At the recent Shmoocon conference, Billy Hoffman of SPI Labsdescribed a tool he built called Jikto. This tool can scan a Web sitefor different types of Web vulnerabilities. In the hands of a good guy,the tool can point out holes, which can then be fixed. In the hands ofa bad guy, the same tool can be used to find holes, which can then beexploited.
Billy ultimately decided not to release the Jikto source code to thepublic. However, while demonstrating Jikto at Shmoocon, the URL hostingthe Jikto source was revealed. Someone sitting near the front of theroom saw the URL, typed it in and downloaded the source. The code wassubsequently posted online, but then taken down. During the brief timeit was up a few more folks got their hands on it. It was posted onlineagain at a separate location, taken down again, and so on.
The leak of the Jikto source has created considerable buzz bothamong security researchers and the media. Such buzz is natural giventhe nature of the tool. At the same time, I think that the whole storybehind the code getting leaked and put online, followed by it takendown is what created the real frenzy. Given the interest this topic hasgarnered, I wanted to offer some balanced viewpoints on Jikto.
First, from a vulnerability scanning standpoint, Jikto is actuallyfairly rudimentary. There are a number of Web vulnerability scannersout there (many of which are freely available) that attackers have beenusing for some time. These can scan for a host of issues in far moredepth than Jikto does. So, whatever vulnerabilities attackers couldhave scanned for with Jikto, they could have also scanned for with ahost of tools that existed prior to it.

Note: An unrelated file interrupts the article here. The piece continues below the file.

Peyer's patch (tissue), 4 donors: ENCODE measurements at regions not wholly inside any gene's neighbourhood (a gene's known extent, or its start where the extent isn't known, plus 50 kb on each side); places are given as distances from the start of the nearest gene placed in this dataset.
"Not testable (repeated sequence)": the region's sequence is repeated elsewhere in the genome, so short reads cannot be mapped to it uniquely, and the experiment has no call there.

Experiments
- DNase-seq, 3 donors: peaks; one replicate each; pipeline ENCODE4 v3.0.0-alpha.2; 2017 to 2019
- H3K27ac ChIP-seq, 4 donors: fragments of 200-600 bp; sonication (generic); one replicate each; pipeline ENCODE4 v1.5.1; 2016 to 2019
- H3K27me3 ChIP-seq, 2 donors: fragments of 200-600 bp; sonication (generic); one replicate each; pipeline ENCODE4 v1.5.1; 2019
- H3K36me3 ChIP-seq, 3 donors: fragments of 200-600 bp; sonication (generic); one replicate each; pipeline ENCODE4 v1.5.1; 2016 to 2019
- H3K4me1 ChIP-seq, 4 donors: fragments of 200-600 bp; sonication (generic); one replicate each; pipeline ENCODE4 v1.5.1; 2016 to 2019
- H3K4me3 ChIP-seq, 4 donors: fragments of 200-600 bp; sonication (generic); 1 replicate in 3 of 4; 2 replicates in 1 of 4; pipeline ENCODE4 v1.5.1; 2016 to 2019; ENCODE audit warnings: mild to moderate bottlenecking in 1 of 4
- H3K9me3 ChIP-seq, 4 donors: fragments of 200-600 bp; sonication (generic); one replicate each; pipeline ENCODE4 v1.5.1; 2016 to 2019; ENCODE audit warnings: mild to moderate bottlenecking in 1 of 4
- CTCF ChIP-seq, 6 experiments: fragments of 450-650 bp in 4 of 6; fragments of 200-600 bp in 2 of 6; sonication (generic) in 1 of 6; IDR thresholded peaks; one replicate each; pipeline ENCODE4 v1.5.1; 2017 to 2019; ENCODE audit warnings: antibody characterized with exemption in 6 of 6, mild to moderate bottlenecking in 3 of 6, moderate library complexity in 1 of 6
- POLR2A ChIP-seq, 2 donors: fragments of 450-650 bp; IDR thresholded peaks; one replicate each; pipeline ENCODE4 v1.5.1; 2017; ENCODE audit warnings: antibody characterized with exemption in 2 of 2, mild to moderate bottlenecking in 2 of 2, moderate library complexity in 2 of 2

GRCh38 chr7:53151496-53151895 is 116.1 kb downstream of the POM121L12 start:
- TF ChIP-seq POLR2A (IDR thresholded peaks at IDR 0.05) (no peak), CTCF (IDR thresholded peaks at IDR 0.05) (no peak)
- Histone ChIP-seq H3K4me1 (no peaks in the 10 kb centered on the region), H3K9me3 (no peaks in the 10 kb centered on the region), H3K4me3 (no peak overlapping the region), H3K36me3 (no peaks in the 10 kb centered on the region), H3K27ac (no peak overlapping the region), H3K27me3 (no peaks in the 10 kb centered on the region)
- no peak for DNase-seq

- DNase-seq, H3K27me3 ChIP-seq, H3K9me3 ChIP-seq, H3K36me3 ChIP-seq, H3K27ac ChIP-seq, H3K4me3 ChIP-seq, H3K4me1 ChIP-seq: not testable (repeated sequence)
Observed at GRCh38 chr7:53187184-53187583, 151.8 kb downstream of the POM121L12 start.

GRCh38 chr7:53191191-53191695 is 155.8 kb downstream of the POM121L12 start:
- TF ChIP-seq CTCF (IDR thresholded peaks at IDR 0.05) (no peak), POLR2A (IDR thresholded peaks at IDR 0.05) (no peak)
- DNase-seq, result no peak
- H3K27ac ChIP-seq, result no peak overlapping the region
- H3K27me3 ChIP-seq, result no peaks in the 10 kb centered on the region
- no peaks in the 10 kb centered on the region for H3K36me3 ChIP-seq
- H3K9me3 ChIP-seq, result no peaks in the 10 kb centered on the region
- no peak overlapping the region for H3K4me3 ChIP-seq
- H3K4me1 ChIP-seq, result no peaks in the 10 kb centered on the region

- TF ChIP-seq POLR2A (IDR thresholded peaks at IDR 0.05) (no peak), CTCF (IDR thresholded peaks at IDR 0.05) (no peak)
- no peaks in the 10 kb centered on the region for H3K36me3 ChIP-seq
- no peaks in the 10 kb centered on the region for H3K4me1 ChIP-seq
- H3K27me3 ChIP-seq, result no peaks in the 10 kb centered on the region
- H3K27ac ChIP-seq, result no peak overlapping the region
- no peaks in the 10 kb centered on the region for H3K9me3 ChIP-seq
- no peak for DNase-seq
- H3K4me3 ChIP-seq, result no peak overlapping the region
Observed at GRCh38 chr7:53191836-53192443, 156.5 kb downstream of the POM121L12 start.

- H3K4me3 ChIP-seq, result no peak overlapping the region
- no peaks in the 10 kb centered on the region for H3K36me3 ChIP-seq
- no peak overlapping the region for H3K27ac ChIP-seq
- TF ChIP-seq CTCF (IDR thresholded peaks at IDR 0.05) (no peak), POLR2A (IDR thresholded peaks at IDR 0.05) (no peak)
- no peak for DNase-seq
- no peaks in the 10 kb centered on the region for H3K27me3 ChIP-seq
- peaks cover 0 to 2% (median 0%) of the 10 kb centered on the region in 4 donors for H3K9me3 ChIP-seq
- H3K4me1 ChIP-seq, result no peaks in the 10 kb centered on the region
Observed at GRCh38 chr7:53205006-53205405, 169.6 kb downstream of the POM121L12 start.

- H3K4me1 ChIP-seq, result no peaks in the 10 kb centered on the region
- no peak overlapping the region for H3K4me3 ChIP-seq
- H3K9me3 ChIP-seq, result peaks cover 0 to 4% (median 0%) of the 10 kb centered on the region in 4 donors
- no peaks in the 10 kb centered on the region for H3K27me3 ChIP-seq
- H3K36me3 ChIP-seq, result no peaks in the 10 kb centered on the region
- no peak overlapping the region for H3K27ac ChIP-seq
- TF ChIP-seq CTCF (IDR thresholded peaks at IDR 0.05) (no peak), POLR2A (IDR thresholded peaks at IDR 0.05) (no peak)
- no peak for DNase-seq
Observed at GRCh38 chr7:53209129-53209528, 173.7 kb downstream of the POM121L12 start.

Second, the Jikto source was not leaked completely. There is still afront-end piece that wasn’t leaked. So, an attacker would need someknowledge of how to add the missing piece and properly use the tool.While that’s not technically hard to do with the appropriate technicalknowledge, it severely restricts the pool of attackers who would try toleverage such a tool. (Let’s not forget that Jikto was designed as aproof of concept, and not as a production grade tool withdocumentation, clean user interfaces, etc.)
Some would argue that Jikto also allows an attacker to conceal hislocation, which is not a functionality that existing Web vulnerabilityscanners necessarily allow for. This brings me to my third point: thereare readily available tools that can help conceal the attacker’slocation. These tools can be used in conjunction with a vulnerabilityscanner and attackers have been using such tools for a long time.
I don’t really see attackers—at least the good ones, anyway—actuallyadopting Jikto on a wide scale. They will probably continue to use thetools they have been using all along. Given the hype that was createdrecently, though, I wouldn’t be surprised if we see a few attackers useit, but I don’t expect it to be the tool of choice.
There are pros and cons to releasing a tool like this. These toolscan help Web masters find and patch holes in their own system. On theother hand, the same tools can be used by attackers to find holes theycan exploit. My point here is not to take a side in this debate, butrather to provide more information so that a discussion on this topiccould be more balanced.
Ultimately, I believe that the whole accidental leakage of the codeand the way in which appeared—and then disappeared—across online forumsand blogs created the hype. Had Jikto just been released initially(despite whether that’s a good or bad thing), the story would havegarnered much less fanfare.